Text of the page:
Jessie Carney Smith

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Jessie Carney Smith
Jessie Carney

(1930-09-24) September 24, 1930 (age 92)[1]
EducationNorth Carolina Agricultural and Technical State University, Michigan State University, University of Illinois at Urbana–Champaign
OccupationLibrarian, author, educator

Jessie Carney Smith (born September 24, 1930) is an American librarian and educator, formerly Dean of the Fisk University Library and Camille Cosby Distinguished Chair in the Humanities.[3] She was the first African American to earn a Ph.D. degree in library science from the University of Illinois.[1] She is also a scholar and author of research guides and reference books focusing on notable African-American people.[2]

Early years[edit]

Jessie Carney Smith was born on September 24, 1930, in Greensboro, North Carolina, to James Ampler and Vesona Bigelow Carney. Smith attended James B. Dudley High School in Greensboro.[1][4] She graduated from North Carolina A&T State University with her B.S. degree in home economics in 1950. Smith received her M.A. degree in child development from Michigan State University in 1956, and her M.A.L.S. degree from the George Peabody College of Vanderbilt University in 1957.[1]


Smith began working as an instructor and library cataloger at Tennessee State University in 1957.[1] She enrolled in a Ph.D. program at the University of Illinois in 1960, and became the first African American to earn a Ph.D. degree in library science from the University of Illinois in 1964. Smith was hired as a professor of library science and the university library of Fisk University in Nashville, Tennessee, in 1965. Smith was appointed dean of the Fisk University library in 2010.[1] She retired in 2020.[5]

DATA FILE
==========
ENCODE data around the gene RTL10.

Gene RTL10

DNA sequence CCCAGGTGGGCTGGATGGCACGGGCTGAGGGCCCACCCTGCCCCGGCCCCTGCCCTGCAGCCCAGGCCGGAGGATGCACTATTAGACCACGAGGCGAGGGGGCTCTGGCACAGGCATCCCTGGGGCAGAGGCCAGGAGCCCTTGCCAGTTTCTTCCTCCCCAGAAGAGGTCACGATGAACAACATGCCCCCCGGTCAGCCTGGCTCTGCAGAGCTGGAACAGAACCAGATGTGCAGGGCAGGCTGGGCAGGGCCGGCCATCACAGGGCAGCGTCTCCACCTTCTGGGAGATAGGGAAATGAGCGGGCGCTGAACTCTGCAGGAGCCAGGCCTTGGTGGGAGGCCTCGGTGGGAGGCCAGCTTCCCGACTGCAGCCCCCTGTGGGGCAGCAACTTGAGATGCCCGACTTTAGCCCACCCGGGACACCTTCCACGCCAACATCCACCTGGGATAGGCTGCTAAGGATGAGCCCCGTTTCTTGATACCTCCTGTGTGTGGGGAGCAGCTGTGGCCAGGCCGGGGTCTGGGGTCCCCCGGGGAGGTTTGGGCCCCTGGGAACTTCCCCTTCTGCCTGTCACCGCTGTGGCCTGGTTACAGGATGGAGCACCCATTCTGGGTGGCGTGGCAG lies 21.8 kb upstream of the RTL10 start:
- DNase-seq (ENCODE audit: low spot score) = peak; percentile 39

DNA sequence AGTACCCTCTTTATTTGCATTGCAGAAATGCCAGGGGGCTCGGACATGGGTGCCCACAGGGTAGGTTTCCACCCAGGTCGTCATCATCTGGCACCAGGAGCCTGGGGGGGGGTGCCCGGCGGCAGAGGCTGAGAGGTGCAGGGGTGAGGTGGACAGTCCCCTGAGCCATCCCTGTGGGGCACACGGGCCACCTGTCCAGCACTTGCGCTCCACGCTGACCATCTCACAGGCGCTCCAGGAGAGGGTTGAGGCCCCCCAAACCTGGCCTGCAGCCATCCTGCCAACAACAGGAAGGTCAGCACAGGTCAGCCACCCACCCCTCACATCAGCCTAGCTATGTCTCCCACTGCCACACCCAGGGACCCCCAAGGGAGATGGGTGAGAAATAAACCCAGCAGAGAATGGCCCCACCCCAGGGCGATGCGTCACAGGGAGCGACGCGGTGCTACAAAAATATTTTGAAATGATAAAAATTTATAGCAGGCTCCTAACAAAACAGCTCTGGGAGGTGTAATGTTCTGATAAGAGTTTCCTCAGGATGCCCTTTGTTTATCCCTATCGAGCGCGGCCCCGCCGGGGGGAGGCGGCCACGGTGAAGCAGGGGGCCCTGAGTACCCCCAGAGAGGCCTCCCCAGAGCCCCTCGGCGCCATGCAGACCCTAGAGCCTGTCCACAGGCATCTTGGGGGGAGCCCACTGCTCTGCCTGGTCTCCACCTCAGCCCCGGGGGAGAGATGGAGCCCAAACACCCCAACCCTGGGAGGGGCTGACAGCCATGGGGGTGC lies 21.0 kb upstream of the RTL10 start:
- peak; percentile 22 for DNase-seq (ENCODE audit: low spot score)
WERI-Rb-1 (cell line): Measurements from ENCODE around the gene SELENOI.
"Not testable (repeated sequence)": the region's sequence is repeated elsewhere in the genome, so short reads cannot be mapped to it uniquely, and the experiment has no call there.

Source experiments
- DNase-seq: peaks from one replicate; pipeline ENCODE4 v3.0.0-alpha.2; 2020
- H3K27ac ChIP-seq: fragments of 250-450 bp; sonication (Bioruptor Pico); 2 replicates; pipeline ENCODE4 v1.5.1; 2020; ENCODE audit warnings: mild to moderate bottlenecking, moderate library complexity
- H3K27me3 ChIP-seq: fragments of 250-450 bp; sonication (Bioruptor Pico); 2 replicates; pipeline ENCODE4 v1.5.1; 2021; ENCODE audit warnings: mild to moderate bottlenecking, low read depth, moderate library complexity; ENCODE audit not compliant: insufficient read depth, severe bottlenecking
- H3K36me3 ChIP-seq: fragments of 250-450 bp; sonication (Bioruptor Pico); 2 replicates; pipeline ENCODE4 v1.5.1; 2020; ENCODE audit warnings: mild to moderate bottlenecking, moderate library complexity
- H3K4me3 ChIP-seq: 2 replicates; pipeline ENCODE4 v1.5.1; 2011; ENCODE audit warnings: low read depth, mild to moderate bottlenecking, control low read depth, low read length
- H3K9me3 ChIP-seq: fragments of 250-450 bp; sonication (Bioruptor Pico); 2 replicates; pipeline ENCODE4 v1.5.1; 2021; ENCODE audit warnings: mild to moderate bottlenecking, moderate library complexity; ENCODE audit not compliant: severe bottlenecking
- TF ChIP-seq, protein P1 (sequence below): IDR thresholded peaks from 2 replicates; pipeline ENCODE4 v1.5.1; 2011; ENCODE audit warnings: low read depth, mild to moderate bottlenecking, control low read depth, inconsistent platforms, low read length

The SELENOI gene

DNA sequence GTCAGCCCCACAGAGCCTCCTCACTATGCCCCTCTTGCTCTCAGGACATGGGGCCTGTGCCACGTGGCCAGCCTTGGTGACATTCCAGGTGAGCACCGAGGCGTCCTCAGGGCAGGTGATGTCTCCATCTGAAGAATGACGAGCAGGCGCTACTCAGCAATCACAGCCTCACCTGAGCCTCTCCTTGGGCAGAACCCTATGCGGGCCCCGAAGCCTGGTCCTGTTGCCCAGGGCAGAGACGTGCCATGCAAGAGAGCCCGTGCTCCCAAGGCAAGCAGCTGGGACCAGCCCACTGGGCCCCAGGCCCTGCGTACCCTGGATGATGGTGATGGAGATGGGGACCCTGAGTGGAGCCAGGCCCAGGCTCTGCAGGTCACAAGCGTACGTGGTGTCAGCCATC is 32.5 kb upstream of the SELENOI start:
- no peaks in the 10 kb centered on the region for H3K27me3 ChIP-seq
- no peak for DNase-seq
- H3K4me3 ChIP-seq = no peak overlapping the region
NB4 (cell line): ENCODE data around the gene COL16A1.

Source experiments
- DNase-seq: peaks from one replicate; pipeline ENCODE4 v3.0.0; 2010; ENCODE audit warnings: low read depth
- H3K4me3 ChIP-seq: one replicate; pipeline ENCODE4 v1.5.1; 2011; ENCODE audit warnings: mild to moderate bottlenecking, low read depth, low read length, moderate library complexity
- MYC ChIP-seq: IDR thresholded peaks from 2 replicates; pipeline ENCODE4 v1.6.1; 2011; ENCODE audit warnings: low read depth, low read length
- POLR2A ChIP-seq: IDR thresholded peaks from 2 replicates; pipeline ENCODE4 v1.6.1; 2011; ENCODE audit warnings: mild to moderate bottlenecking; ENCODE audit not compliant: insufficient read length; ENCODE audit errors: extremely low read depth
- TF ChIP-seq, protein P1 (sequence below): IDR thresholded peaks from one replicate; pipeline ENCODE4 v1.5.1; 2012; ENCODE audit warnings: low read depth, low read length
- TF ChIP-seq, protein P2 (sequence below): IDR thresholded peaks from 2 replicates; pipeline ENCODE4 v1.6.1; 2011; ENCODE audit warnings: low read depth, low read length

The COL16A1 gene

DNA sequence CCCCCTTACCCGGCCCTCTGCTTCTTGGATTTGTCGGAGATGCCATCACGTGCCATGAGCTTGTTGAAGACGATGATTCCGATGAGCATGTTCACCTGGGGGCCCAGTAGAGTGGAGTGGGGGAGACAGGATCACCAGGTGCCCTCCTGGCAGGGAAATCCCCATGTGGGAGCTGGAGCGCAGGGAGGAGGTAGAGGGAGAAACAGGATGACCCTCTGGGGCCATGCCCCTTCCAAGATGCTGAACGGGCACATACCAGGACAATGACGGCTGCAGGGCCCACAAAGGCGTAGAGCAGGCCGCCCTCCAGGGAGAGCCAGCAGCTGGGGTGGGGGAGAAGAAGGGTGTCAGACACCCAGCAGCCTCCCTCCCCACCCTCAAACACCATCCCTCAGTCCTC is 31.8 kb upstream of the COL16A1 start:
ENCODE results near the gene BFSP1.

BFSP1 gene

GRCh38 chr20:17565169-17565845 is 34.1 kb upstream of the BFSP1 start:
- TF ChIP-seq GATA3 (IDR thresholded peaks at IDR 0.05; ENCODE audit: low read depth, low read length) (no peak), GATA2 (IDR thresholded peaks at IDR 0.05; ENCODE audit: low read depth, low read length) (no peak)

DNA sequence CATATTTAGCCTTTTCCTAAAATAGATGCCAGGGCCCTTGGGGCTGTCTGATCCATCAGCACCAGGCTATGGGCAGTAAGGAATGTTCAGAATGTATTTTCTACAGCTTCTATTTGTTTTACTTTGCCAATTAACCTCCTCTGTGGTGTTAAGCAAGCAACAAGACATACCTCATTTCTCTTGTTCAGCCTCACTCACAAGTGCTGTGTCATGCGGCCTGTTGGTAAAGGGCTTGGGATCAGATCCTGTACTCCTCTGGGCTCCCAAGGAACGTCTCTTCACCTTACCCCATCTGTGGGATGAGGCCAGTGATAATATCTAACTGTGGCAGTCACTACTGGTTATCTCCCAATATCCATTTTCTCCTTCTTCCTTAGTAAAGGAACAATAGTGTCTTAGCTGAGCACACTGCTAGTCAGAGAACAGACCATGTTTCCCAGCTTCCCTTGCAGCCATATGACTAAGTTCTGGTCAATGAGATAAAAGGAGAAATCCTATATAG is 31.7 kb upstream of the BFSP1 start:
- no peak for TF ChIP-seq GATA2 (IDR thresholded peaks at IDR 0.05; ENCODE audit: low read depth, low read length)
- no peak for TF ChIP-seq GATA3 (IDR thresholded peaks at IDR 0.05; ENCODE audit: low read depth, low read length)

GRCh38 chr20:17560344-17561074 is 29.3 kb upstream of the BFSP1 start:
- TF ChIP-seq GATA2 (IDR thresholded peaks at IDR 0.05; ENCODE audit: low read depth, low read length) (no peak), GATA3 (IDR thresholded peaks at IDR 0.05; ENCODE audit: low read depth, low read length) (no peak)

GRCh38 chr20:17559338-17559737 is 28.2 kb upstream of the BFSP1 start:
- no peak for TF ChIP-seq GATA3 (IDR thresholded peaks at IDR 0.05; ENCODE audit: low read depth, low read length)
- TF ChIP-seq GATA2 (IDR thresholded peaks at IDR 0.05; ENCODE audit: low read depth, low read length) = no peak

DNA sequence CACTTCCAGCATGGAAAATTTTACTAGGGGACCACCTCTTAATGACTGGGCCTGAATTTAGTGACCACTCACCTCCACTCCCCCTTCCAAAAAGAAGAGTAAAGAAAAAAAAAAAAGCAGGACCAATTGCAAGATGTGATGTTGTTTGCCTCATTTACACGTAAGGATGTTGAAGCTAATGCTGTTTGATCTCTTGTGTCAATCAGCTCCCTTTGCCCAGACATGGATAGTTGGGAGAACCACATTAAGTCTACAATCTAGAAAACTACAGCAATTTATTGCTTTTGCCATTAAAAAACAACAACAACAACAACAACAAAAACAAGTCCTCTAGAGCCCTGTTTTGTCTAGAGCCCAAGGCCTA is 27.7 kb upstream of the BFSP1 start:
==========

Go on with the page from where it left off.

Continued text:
She has served as consultant to the U.S. Office for Civil Rights, the U.S. Office of Education, the National Endowment for the Humanities, and the Southern Association of Colleges and Schools.[3] She was awarded Fisk University's Camille Cosby Distinguished Chair in the Humanities in 1992.[3]

Smith has published numerous research guides and reference books, specifically exploring the gaps in scholarship around African-Americans.[4] She has published three separate volumes of Notable Black American Women (in 1991, 1996, and 2003) and two separate volumes of Notable Black American Men (in 1999 and 2006).[3] Her other books include Black Heroes of the Twentieth Century, Freedom Facts and Firsts: 400 Years of the African American Civil Rights Experience, and Black Firsts: 4000 Groundbreaking and Pioneering Historical Events, among others.[1]


Smith is best known for her work as an African-American studies scholar, and has received a number of awards for her work in libraries and as an author.[6] She was awarded the Martin Luther King Black Authors Award in 1982 and the National Women's Book Association Award in 1992.[1][4] She received the Candace Award for excellence in education in 1992,[7] and distinguished alumni awards from both the Peabody College of Vanderbilt University and the University of Illinois.[1][4] Smith was named the Academic/Research Librarian of the Year from the Association of College and Research Libraries in 1985, and in 1997 Smith received the key to the city of Oak Ridge, Tennessee.[1] In 2020, upon her retirement, Smith was granted the title of Librarian Emerita by Fisk University.[5]


  1. ^ a b c d e f g h i j "Jessie Carney Smith". The HistoryMakers. April 22, 2014. Retrieved January 17, 2018.
  2. ^ a b "Smith, Jessie Carney 1930–". 2005. Retrieved January 17, 2018.
  3. ^ a b c d "Jessie Carney Smith, PhD". Fisk University directory. Fisk University. Retrieved January 17, 2018.
  4. ^ a b c d "Jessie Smith VHFP Visionary". National Visionary Leadership Project. 2005. Retrieved January 17, 2018.
  5. ^ a b "Longtime Fisk University librarian and dean Jessie Carney Smith retires". Fisk University news. Fisk University. July 21, 2020. Retrieved April 9, 2021.
  6. ^ "Jessie Carney Smith, Ph.D." Visible Ink Press. Retrieved January 17, 2018.
  7. ^ "Camille Cosby, Kathleen Battle win Candace Awards". Jet. July 20, 1992.

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